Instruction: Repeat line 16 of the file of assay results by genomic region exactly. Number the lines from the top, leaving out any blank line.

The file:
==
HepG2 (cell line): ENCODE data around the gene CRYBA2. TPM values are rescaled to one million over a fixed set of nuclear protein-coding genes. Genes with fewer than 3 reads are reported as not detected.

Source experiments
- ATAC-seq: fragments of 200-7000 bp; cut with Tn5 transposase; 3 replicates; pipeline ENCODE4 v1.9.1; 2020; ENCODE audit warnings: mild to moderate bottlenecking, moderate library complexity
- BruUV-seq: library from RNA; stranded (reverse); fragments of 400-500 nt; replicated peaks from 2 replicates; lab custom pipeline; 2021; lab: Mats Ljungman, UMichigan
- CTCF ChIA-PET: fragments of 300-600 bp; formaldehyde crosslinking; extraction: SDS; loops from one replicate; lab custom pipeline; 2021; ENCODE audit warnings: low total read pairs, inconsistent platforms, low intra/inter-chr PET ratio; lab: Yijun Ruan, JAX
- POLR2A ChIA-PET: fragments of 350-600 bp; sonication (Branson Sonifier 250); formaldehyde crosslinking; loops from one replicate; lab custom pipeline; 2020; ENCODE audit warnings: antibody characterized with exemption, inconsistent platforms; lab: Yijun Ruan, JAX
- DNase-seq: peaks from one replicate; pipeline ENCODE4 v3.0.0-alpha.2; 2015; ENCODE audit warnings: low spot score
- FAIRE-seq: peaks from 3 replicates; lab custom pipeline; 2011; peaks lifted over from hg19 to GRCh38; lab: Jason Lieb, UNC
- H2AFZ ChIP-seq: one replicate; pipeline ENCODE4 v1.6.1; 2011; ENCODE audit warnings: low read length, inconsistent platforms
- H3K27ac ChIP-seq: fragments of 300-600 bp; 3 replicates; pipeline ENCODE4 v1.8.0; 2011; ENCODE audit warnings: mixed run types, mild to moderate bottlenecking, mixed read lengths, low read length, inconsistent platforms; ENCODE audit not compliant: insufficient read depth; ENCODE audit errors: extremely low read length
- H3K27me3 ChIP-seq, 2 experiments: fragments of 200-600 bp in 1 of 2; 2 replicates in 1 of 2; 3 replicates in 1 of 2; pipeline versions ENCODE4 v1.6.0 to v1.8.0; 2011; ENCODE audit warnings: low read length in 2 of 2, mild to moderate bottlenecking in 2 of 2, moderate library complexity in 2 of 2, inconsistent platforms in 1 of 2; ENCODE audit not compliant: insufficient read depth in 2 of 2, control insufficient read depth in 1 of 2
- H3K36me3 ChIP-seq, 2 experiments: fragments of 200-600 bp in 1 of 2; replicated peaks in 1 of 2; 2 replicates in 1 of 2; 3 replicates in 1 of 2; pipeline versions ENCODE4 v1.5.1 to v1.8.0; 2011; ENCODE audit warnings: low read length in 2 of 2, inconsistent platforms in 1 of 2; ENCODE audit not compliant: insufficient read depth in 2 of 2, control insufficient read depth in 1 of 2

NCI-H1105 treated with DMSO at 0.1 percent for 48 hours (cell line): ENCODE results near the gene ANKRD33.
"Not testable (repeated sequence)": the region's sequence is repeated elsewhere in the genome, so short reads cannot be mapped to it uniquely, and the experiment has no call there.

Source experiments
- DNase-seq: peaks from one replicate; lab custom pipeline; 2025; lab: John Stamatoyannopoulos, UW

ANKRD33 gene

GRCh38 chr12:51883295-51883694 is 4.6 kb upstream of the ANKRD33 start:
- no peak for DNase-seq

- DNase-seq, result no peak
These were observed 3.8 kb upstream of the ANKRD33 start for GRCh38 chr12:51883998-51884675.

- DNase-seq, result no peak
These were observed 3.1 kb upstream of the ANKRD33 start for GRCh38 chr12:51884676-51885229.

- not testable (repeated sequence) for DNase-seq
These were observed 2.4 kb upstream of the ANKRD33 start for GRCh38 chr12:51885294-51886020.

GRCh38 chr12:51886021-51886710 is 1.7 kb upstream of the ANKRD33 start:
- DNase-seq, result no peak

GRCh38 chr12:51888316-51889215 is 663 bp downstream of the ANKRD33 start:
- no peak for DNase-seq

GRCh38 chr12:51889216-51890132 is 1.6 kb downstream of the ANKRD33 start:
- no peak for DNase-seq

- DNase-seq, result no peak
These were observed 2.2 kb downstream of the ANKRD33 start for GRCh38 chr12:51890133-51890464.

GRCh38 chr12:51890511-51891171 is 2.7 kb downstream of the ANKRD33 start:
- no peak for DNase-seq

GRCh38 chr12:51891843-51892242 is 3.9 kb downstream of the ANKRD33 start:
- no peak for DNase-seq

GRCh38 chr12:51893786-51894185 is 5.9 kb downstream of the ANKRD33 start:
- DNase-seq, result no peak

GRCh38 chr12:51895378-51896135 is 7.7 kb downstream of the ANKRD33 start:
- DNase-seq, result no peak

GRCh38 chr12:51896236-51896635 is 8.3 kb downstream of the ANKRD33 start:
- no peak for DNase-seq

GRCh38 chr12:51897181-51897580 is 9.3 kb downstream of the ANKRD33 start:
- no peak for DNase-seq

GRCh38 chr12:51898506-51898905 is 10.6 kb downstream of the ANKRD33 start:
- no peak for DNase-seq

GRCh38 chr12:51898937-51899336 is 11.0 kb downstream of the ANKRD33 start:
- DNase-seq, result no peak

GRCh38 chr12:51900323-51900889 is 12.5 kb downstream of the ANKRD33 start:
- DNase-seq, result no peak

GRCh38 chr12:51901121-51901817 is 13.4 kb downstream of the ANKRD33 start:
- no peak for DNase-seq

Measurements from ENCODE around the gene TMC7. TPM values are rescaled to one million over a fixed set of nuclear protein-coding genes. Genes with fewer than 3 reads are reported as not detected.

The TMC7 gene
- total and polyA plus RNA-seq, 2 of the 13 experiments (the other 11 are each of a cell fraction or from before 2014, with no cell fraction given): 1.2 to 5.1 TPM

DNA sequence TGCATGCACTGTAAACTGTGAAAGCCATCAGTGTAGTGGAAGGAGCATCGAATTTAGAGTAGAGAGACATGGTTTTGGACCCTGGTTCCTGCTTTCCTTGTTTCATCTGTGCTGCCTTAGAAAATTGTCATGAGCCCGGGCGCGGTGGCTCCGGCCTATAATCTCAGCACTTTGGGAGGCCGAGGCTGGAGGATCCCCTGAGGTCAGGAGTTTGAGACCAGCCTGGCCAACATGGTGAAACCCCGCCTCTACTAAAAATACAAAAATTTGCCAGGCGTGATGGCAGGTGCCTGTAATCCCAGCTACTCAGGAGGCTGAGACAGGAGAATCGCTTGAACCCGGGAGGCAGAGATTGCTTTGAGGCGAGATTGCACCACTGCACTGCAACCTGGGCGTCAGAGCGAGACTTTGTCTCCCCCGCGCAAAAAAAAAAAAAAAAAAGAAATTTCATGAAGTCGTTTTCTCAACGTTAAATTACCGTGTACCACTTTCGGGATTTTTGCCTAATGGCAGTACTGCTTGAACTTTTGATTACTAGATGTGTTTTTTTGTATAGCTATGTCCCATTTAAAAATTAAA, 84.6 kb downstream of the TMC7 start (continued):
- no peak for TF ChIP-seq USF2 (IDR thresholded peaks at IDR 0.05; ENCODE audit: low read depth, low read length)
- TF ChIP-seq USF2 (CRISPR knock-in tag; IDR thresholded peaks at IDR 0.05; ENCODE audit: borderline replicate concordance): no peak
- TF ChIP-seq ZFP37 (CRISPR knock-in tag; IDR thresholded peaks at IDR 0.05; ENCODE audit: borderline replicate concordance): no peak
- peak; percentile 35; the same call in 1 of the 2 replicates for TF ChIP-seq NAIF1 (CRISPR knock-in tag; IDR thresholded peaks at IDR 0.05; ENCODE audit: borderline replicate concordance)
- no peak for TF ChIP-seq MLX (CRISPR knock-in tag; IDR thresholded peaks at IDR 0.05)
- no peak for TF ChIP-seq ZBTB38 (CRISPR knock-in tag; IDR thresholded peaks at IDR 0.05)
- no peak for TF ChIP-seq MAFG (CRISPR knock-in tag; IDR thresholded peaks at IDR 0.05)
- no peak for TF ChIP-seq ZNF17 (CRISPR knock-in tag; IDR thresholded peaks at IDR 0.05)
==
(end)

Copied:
- DNase-seq: peaks from one replicate; lab custom pipeline; 2025; lab: John Stamatoyannopoulos, UW